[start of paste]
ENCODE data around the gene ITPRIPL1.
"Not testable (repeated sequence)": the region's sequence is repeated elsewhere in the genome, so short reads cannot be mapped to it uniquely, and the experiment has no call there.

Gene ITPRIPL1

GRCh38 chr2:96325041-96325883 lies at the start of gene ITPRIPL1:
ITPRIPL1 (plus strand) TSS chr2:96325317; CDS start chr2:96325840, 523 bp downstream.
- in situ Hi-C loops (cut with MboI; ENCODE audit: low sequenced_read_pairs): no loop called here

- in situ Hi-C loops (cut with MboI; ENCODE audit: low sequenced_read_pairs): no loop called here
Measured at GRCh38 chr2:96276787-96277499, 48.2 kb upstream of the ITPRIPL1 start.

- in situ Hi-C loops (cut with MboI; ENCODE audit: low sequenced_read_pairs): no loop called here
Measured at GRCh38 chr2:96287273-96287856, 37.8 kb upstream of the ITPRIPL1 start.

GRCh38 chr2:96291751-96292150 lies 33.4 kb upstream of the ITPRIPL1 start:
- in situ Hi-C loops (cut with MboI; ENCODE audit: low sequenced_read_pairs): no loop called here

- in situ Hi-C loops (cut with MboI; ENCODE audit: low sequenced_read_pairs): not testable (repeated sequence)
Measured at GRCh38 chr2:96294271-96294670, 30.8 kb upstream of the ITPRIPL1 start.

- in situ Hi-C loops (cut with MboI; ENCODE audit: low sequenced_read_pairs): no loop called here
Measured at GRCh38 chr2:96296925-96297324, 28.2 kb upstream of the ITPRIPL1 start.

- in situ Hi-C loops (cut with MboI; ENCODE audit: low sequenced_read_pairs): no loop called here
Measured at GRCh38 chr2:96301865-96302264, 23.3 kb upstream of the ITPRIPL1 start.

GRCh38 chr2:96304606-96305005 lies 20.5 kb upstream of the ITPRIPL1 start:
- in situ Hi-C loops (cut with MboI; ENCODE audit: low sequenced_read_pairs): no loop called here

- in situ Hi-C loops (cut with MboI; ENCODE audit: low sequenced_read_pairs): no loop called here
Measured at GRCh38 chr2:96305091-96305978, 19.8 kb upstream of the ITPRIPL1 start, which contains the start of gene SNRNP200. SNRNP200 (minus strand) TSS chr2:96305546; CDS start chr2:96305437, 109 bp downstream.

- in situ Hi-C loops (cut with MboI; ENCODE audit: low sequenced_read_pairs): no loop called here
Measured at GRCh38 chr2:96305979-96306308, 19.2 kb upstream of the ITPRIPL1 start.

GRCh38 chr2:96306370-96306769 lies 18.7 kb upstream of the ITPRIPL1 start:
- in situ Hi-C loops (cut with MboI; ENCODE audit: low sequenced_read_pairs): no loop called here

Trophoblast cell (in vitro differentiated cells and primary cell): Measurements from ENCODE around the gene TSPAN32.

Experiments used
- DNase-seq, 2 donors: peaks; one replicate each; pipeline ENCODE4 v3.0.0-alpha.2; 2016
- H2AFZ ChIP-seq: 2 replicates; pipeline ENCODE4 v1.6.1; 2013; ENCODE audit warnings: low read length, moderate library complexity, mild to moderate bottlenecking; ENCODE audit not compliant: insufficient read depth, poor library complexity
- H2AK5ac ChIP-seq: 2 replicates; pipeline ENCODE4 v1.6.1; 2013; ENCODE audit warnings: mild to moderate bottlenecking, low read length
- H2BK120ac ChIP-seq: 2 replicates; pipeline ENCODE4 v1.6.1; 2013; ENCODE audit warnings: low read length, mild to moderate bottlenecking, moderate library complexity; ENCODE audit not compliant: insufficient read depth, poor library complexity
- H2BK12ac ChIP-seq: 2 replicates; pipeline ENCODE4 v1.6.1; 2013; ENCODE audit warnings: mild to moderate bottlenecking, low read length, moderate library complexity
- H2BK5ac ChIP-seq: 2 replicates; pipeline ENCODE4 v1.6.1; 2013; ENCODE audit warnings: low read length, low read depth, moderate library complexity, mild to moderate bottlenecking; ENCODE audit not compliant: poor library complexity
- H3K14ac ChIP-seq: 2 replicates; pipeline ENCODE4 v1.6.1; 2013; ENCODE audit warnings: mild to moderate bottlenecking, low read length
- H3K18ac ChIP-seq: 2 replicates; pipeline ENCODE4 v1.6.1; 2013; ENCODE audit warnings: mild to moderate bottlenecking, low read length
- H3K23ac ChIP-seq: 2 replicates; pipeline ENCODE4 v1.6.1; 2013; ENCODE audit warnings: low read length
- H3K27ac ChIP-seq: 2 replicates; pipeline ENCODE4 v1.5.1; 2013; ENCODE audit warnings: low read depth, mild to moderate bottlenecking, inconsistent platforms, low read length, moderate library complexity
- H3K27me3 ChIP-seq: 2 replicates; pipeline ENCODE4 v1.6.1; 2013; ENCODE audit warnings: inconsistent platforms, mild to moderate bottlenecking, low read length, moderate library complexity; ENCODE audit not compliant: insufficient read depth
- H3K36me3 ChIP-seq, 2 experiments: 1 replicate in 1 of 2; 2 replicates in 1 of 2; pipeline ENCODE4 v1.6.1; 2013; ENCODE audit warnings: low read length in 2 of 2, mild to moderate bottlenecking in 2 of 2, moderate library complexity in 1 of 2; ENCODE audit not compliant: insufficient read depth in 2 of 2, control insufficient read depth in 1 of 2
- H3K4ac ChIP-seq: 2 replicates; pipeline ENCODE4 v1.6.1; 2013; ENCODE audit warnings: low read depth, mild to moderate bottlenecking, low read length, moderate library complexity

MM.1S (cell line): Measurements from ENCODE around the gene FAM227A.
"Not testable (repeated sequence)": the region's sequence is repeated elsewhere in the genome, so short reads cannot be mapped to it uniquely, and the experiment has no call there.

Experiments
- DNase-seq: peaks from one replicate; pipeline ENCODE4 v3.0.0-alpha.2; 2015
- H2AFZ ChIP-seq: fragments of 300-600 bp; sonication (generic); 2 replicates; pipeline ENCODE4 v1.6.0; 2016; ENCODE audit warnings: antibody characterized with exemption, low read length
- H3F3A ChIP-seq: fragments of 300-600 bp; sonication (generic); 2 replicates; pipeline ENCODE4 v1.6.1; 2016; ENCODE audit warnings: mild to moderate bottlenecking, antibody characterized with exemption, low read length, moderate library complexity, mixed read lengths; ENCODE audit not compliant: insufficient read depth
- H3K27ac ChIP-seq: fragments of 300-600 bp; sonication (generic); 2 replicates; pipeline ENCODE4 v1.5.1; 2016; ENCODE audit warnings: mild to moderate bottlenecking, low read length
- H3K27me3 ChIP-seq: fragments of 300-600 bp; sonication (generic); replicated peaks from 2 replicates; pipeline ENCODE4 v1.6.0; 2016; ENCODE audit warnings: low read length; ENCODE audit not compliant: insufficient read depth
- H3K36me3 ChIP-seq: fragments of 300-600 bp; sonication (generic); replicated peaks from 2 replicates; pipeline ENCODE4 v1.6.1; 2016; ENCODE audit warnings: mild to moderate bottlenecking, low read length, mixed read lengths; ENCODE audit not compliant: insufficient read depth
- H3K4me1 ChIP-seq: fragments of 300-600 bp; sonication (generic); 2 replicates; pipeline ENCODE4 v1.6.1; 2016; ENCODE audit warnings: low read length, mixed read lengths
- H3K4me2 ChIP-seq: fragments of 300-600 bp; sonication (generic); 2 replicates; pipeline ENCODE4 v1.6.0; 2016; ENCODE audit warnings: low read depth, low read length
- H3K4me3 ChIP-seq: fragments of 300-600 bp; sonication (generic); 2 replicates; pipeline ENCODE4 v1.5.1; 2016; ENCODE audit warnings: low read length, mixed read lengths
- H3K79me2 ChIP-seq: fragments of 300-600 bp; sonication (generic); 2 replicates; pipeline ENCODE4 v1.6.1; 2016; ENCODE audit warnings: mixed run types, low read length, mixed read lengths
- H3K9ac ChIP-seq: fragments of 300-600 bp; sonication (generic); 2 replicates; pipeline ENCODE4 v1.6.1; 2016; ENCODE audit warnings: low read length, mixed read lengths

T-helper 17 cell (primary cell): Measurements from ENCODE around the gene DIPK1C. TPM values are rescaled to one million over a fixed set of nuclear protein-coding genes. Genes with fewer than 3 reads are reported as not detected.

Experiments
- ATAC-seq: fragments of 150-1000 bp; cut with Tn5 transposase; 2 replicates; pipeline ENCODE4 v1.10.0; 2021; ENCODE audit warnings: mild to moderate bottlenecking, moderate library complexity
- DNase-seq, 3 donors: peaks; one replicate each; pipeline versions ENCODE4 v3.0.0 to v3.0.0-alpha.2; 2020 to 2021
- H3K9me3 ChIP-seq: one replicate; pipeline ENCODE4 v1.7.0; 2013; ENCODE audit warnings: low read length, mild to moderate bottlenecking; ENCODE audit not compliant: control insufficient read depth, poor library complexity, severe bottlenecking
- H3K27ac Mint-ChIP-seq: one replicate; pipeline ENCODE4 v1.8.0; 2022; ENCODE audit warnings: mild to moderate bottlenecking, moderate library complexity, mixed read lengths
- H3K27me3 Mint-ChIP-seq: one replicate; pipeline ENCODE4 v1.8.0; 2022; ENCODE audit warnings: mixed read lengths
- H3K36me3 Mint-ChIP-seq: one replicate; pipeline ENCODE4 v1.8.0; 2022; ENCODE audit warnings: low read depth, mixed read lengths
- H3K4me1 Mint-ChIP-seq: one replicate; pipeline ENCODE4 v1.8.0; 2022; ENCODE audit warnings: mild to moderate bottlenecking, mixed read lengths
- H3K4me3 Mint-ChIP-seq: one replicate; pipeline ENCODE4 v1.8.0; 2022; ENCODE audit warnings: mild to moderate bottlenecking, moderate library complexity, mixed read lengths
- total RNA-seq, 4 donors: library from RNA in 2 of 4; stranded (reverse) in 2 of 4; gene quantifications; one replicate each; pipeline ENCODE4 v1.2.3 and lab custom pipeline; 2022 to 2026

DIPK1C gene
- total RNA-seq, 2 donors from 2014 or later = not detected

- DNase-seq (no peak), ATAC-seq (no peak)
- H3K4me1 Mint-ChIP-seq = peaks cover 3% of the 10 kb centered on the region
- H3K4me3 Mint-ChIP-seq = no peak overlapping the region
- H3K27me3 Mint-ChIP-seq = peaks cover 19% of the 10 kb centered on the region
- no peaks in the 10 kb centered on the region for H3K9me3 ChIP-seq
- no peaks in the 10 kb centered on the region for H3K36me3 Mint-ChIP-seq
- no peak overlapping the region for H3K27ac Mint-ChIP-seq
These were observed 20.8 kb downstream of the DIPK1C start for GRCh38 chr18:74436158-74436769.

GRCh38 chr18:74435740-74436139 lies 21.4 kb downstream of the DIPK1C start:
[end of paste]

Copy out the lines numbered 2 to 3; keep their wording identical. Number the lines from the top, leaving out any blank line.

"Not testable (repeated sequence)": the region's sequence is repeated elsewhere in the genome, so short reads cannot be mapped to it uniquely, and the experiment has no call there.

Gene ITPRIPL1